3.  You believe that true spirituality is divorced from the sexual. 

Yet God created sex, and asked people to have babies, (meaning- have sex to get those babies).

But then the theology starts to get pretty sticky…

Sex is beautiful and yet dirty.

Sacred and yet not to be discussed.

Essential yet shamed.

And to add to the confusion, you also believe that God made everything perfect…

 so you must also believe that he made sex the most pleasurable thing we do with our bodies.

Yet we should avoid the very discussion of it, much less the act!

Deny.  Repress.  Avoid.  Christians everywhere squirm at the topic of sexual needs, sexual power, and sexual expression.

Bible verses, mock shock, trite explanations, rigid expressions, shaming, anger and fear are typical responses to children in Christian homes (or adults in the Christian community) who dare to rock the boat or just ask questions.

And all too often, the topic is treated as if it NEVER exists.  

Not once in my Christian high school was sexuality addressed outside of the expectation that we would be abstinent until marriage.

Despite the fact that many, if not most, of my peers and I were already having sex, masturbating or making out with boyfriends and girlfriends.

Why?  Because the standard mode of operation is to deny what is hard to control or explain.  

When we do not understand our own sexuality, we fear it.  And understanding can never happen when we are not willing to open something up for discussion.

How does this keep you locked into addiction?

Wow.  I could write an entire blog on just this belief alone.

Sex is a powerful gift.  The Christian community calls it a gift from God.

But Christians need to challenge contradictory belief systems in this area.

If you receive a gift, what do you do with it?  You OPEN IT!  You look at it.  You express gratitude for it.  If it is such a beautiful gift, then why aren’t you looking at it?  Why aren’t you talking about it?  Why do you treat it like something dirty to be hidden behind closed doors?

The CHURCH perpetuates addictions with its fear of sexuality!

And people, especially the addict (who has often had painful sexual experiences and abuse in his or her past) take that fear and that belief system into themselves.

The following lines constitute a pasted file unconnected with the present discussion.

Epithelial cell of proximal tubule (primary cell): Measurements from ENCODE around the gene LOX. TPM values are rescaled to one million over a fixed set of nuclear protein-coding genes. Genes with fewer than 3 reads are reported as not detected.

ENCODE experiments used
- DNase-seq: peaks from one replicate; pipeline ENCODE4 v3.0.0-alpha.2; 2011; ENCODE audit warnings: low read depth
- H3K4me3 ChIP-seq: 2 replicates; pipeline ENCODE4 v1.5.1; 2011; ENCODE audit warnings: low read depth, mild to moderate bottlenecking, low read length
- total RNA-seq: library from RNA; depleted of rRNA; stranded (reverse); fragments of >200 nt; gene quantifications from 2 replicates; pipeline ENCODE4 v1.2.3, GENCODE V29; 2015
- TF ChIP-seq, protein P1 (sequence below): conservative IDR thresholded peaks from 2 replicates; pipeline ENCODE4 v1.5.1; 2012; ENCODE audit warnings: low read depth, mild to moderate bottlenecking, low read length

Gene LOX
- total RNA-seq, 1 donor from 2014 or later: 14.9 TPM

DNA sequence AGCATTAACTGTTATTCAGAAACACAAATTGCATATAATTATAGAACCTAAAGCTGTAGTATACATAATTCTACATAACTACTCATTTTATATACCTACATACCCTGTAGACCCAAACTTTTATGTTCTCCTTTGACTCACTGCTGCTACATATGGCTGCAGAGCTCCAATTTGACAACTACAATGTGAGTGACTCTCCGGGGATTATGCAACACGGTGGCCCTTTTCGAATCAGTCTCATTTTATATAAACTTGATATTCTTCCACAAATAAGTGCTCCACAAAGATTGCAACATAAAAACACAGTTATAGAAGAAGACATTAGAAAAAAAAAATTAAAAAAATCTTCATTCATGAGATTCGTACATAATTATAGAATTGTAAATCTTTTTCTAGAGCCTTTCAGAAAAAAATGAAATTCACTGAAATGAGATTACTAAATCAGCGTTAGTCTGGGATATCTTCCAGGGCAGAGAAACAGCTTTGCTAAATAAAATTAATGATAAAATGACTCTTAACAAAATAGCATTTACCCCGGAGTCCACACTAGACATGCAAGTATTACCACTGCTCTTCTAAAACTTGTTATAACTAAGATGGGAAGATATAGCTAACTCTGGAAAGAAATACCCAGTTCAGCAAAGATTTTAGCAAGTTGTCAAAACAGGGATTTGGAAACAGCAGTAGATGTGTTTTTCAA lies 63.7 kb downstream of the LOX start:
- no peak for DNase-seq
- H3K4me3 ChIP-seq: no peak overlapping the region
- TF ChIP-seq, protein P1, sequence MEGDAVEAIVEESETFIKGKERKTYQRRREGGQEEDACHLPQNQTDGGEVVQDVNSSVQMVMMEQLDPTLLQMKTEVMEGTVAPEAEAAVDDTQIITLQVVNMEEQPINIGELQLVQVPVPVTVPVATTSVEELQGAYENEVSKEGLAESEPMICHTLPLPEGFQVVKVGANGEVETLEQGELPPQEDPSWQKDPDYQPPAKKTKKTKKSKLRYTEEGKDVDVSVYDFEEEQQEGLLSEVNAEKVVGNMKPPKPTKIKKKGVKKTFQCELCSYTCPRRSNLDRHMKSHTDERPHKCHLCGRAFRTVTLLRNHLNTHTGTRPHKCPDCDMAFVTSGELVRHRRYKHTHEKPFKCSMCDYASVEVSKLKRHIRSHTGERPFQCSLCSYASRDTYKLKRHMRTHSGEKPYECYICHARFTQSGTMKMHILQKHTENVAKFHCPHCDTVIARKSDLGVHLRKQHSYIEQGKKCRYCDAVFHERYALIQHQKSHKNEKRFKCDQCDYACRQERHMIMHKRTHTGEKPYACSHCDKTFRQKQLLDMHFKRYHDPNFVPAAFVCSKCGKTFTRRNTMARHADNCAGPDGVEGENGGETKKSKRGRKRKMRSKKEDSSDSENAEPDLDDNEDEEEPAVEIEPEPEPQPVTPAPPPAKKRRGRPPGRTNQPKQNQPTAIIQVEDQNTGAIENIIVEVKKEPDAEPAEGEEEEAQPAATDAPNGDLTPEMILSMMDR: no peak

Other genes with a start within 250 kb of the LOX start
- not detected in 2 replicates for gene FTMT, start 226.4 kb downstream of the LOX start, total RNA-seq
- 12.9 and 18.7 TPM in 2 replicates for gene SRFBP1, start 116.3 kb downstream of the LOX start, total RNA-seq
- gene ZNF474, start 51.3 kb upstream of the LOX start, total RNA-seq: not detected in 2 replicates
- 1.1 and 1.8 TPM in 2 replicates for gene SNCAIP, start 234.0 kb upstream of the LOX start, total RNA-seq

The addict INTERNALIZES it as part of his sexuality.  He is ashamed of his sexuality.  He is afraid of it.  So he hides with it and manipulates it in the dark and experiences the momentary high, the pleasure of opening the gift he believes he can never freely open. It become a dirty secret.

And what we try to repress only grows stronger and ensnares us and takes us places we never wanted to go!

If this offends you, I apologize.  But the consequences are too dire for silence.

Keep in mind that among the nameless victims of addiction are children.

The addict who starts as a child and is locked into addiction for life.

The children abused by addicts who veered into the realm of child pornography and abuse.

And then add to that, the women who are married to men who can not enjoy intimacy.

The broken homes and ruined lives.

THIS is the result of addiction.  And addiction is perpetuated by silence, shaming and repression.


An alternate view for the religious addict:

You can choose to believe that God gave you the power to create life, the power to give ecstasy to one through sex, the capacity to enjoy and use your sexuality to the betterment of your life.

Instead of denying your urges and your impulses- you need to be exploring what those mean

Ask Yourself what needs have not been addressed.  

Ask yourself how you might meet these needs in a way that does not compromise your moral values and standards.

And above all be REAL.  Ask yourself how you can embrace your sexuality.

If you believe that God made all things good, then you must acknowledge that he created you to be sexual and that you can choose to use that sexuality for love and passion and all that is good.  

And you can choose to see that,  yes, you do have darker desires that cannot be ignored. 

Ignoring something is not a solution!

Open up the topic of sexuality with someone you trust, someone who will not shame you, and start your journey away from addiction to a new life.

At Feed the Right Wolf we are here for you and we see lives transformed every day.  We work with people of all backgrounds, religious or not, and we will help you reach YOUR goals for healthy sexuality and break free from addiction.